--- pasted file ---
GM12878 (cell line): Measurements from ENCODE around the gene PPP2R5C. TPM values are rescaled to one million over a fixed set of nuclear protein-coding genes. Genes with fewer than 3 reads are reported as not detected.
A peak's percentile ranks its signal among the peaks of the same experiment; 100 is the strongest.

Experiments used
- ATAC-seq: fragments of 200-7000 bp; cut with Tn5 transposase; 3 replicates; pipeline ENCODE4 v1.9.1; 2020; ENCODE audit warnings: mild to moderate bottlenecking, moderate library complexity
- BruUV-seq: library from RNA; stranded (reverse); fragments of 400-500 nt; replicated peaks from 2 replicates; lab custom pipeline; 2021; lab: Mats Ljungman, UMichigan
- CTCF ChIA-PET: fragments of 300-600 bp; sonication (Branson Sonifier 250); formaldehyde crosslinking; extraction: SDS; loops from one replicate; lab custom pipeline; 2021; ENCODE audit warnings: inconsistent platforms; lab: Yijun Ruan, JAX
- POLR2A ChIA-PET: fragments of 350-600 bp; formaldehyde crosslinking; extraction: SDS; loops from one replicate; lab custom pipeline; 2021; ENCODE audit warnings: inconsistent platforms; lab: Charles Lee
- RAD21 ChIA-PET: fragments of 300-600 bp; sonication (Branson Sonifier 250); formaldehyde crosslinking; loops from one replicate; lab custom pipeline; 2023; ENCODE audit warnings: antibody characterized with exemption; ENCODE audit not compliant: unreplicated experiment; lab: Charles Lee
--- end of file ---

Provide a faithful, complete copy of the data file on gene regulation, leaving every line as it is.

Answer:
GM12878 (cell line): Measurements from ENCODE around the gene PPP2R5C. TPM values are rescaled to one million over a fixed set of nuclear protein-coding genes. Genes with fewer than 3 reads are reported as not detected.
A peak's percentile ranks its signal among the peaks of the same experiment; 100 is the strongest.

Experiments used
- ATAC-seq: fragments of 200-7000 bp; cut with Tn5 transposase; 3 replicates; pipeline ENCODE4 v1.9.1; 2020; ENCODE audit warnings: mild to moderate bottlenecking, moderate library complexity
- BruUV-seq: library from RNA; stranded (reverse); fragments of 400-500 nt; replicated peaks from 2 replicates; lab custom pipeline; 2021; lab: Mats Ljungman, UMichigan
- CTCF ChIA-PET: fragments of 300-600 bp; sonication (Branson Sonifier 250); formaldehyde crosslinking; extraction: SDS; loops from one replicate; lab custom pipeline; 2021; ENCODE audit warnings: inconsistent platforms; lab: Yijun Ruan, JAX
- POLR2A ChIA-PET: fragments of 350-600 bp; formaldehyde crosslinking; extraction: SDS; loops from one replicate; lab custom pipeline; 2021; ENCODE audit warnings: inconsistent platforms; lab: Charles Lee
- RAD21 ChIA-PET: fragments of 300-600 bp; sonication (Branson Sonifier 250); formaldehyde crosslinking; loops from one replicate; lab custom pipeline; 2023; ENCODE audit warnings: antibody characterized with exemption; ENCODE audit not compliant: unreplicated experiment; lab: Charles Lee